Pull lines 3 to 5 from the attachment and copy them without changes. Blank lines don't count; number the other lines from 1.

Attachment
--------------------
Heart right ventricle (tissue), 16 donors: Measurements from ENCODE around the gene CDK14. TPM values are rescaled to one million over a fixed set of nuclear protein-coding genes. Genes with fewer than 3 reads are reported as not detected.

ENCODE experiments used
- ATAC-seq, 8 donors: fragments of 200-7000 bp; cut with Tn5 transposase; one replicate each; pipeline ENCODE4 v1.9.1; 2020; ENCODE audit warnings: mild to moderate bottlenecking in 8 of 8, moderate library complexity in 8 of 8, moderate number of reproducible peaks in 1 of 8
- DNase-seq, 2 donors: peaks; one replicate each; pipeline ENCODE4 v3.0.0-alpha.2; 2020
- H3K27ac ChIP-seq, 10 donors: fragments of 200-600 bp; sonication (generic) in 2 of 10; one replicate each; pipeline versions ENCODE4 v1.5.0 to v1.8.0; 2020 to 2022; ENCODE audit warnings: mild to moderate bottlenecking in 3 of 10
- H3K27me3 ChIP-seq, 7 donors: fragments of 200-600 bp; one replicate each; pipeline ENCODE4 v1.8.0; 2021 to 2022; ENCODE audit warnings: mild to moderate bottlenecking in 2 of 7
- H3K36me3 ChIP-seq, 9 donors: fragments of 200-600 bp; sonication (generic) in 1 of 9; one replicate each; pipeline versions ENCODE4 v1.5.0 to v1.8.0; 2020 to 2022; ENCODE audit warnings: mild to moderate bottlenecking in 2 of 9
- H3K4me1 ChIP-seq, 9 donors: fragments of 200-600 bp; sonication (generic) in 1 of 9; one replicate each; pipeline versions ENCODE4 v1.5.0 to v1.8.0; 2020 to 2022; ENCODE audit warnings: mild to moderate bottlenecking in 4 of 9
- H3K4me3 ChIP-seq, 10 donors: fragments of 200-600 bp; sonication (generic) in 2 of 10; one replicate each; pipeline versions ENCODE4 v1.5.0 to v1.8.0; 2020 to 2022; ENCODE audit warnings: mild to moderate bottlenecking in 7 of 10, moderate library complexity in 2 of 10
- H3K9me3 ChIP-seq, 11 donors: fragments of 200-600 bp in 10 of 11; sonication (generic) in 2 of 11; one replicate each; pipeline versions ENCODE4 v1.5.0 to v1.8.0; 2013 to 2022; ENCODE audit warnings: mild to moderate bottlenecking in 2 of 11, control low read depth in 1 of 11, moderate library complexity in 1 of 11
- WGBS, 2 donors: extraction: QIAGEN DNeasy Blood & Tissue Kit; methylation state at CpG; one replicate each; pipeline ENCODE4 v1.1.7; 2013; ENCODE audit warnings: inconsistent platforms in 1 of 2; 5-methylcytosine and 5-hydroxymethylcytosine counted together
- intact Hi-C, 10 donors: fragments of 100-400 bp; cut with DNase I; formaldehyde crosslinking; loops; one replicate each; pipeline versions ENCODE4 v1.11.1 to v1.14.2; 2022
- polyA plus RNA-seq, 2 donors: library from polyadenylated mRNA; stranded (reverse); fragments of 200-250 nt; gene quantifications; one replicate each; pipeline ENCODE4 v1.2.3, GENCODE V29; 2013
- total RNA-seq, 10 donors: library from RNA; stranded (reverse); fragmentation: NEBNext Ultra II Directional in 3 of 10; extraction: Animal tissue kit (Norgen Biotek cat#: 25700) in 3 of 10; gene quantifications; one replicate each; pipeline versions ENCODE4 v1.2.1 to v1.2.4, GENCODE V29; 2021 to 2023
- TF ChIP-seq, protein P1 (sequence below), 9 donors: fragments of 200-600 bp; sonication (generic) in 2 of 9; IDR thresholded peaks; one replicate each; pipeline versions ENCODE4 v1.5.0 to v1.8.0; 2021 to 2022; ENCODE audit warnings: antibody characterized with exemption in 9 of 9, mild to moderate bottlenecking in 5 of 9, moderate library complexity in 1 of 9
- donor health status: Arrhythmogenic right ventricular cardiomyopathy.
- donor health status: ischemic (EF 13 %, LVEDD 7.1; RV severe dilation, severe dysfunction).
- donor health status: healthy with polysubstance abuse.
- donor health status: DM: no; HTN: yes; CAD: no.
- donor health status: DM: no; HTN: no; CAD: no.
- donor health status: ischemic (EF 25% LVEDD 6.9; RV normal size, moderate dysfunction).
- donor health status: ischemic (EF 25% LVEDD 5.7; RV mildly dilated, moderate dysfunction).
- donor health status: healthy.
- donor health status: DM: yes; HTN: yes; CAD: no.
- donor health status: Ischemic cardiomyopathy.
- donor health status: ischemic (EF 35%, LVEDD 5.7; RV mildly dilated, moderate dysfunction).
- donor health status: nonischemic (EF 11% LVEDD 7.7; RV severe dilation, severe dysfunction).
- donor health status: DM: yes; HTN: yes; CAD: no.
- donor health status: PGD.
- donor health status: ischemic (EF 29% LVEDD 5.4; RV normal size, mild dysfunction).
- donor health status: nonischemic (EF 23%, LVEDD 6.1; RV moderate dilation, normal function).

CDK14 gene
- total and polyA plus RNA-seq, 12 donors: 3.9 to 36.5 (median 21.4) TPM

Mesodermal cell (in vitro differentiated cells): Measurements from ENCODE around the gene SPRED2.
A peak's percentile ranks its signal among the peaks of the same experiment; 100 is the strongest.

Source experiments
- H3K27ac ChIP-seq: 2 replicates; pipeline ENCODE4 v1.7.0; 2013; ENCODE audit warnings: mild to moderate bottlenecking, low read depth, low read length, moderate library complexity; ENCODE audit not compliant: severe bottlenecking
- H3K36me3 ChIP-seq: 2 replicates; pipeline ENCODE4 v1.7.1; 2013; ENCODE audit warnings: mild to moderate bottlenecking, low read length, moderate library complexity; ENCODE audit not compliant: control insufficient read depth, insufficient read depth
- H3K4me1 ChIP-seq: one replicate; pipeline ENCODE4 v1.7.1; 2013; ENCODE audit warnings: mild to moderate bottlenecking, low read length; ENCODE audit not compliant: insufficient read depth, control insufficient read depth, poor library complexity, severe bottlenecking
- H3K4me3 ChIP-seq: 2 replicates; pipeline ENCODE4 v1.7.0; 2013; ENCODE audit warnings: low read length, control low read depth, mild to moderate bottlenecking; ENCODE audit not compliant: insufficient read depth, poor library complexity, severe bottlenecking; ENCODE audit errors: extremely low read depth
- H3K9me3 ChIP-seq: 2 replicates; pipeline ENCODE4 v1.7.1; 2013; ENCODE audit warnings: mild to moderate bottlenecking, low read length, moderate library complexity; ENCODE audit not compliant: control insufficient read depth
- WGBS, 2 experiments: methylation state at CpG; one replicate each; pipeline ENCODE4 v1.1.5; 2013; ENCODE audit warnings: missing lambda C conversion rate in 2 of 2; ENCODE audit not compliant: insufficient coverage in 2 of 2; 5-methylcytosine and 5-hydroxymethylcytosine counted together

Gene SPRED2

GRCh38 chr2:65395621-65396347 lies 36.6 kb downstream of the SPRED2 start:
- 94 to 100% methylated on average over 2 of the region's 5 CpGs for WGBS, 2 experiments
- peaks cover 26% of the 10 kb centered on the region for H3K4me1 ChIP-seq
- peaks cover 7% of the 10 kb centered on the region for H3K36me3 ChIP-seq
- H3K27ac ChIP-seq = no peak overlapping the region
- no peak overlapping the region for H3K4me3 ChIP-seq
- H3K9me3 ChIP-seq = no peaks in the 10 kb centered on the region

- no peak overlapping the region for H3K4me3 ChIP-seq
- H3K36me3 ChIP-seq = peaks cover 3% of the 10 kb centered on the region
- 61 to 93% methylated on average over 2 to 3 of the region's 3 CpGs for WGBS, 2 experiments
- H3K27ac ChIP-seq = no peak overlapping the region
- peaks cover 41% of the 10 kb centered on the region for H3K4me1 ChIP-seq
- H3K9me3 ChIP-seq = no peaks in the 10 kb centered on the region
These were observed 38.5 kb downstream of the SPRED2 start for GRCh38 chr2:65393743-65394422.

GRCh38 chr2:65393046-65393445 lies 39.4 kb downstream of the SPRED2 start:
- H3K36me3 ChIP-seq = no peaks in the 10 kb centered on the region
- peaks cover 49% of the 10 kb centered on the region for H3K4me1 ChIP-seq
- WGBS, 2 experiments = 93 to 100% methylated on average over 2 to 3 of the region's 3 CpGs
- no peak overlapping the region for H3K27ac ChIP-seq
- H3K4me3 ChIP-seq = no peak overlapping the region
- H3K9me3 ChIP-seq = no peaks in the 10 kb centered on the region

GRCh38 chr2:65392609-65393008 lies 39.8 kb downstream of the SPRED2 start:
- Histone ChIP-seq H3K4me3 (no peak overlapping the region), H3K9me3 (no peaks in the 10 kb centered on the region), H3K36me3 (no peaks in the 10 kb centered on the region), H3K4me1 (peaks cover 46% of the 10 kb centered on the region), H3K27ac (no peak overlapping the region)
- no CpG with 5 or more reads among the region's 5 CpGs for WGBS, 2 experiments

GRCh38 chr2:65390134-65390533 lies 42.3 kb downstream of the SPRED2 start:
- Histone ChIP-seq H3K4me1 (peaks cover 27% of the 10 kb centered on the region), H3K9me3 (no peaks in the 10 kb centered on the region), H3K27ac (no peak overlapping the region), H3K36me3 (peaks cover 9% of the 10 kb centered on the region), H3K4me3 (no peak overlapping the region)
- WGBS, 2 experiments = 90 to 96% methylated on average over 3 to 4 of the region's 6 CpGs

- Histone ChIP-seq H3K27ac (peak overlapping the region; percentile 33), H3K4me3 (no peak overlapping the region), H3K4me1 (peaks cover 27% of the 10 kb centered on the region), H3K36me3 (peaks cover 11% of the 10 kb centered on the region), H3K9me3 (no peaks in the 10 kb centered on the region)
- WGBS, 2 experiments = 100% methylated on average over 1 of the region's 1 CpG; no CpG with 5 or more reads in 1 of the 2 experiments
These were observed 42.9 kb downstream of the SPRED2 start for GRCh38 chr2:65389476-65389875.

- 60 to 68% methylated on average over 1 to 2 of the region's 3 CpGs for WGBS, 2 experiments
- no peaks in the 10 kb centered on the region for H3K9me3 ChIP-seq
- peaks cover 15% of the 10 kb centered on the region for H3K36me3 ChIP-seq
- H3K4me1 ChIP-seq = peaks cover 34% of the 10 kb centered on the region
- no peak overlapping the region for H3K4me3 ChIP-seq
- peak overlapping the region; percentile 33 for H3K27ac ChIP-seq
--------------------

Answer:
- ATAC-seq, 8 donors: fragments of 200-7000 bp; cut with Tn5 transposase; one replicate each; pipeline ENCODE4 v1.9.1; 2020; ENCODE audit warnings: mild to moderate bottlenecking in 8 of 8, moderate library complexity in 8 of 8, moderate number of reproducible peaks in 1 of 8
- DNase-seq, 2 donors: peaks; one replicate each; pipeline ENCODE4 v3.0.0-alpha.2; 2020
- H3K27ac ChIP-seq, 10 donors: fragments of 200-600 bp; sonication (generic) in 2 of 10; one replicate each; pipeline versions ENCODE4 v1.5.0 to v1.8.0; 2020 to 2022; ENCODE audit warnings: mild to moderate bottlenecking in 3 of 10